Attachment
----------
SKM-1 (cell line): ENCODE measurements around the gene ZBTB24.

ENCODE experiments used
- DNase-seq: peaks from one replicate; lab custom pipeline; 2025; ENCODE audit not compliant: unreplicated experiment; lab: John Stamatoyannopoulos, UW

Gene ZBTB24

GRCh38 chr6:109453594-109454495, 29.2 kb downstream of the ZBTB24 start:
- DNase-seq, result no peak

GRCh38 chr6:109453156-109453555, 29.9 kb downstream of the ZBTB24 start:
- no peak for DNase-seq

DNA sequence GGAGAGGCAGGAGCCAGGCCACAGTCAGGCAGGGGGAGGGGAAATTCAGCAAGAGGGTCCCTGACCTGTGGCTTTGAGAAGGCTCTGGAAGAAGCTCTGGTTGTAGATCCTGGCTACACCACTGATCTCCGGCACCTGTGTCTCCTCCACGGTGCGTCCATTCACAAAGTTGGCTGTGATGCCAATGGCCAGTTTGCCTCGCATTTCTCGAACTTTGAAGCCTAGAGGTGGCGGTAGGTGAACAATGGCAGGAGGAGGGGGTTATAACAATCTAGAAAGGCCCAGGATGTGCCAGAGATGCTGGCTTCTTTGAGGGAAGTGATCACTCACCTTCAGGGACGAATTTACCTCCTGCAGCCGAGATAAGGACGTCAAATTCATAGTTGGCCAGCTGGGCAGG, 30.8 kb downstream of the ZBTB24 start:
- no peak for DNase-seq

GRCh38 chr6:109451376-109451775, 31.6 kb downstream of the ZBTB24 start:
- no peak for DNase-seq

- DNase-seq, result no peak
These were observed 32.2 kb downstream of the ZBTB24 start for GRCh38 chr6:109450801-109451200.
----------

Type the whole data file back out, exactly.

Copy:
SKM-1 (cell line): ENCODE measurements around the gene ZBTB24.

ENCODE experiments used
- DNase-seq: peaks from one replicate; lab custom pipeline; 2025; ENCODE audit not compliant: unreplicated experiment; lab: John Stamatoyannopoulos, UW

Gene ZBTB24

GRCh38 chr6:109453594-109454495, 29.2 kb downstream of the ZBTB24 start:
- DNase-seq, result no peak

GRCh38 chr6:109453156-109453555, 29.9 kb downstream of the ZBTB24 start:
- no peak for DNase-seq

DNA sequence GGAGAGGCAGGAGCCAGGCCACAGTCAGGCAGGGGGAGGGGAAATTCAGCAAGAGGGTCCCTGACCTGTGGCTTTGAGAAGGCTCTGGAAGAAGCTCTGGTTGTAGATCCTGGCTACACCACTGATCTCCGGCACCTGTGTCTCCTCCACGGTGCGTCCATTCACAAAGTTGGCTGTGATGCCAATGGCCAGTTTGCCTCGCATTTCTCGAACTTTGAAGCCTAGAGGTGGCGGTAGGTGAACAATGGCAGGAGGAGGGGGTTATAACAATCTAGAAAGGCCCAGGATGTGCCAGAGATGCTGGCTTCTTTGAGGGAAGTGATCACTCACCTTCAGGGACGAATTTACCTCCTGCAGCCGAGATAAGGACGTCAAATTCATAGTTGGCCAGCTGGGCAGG, 30.8 kb downstream of the ZBTB24 start:
- no peak for DNase-seq

GRCh38 chr6:109451376-109451775, 31.6 kb downstream of the ZBTB24 start:
- no peak for DNase-seq

- DNase-seq, result no peak
These were observed 32.2 kb downstream of the ZBTB24 start for GRCh38 chr6:109450801-109451200.